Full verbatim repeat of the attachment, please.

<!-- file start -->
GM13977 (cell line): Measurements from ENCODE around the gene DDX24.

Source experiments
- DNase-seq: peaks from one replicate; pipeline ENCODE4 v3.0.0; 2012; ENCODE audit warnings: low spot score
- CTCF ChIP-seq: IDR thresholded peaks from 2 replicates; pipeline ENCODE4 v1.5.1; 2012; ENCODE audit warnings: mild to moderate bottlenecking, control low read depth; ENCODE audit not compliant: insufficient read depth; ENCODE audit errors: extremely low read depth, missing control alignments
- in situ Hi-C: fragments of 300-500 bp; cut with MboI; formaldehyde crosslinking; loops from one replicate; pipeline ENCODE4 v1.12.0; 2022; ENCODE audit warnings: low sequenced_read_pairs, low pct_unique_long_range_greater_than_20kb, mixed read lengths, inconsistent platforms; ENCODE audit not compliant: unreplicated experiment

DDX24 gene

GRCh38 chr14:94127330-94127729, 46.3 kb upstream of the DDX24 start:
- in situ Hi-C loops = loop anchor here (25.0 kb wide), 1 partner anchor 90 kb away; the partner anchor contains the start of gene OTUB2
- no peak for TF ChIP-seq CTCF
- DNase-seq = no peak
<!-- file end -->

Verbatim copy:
GM13977 (cell line): Measurements from ENCODE around the gene DDX24.

Source experiments
- DNase-seq: peaks from one replicate; pipeline ENCODE4 v3.0.0; 2012; ENCODE audit warnings: low spot score
- CTCF ChIP-seq: IDR thresholded peaks from 2 replicates; pipeline ENCODE4 v1.5.1; 2012; ENCODE audit warnings: mild to moderate bottlenecking, control low read depth; ENCODE audit not compliant: insufficient read depth; ENCODE audit errors: extremely low read depth, missing control alignments
- in situ Hi-C: fragments of 300-500 bp; cut with MboI; formaldehyde crosslinking; loops from one replicate; pipeline ENCODE4 v1.12.0; 2022; ENCODE audit warnings: low sequenced_read_pairs, low pct_unique_long_range_greater_than_20kb, mixed read lengths, inconsistent platforms; ENCODE audit not compliant: unreplicated experiment

DDX24 gene

GRCh38 chr14:94127330-94127729, 46.3 kb upstream of the DDX24 start:
- in situ Hi-C loops = loop anchor here (25.0 kb wide), 1 partner anchor 90 kb away; the partner anchor contains the start of gene OTUB2
- no peak for TF ChIP-seq CTCF
- DNase-seq = no peak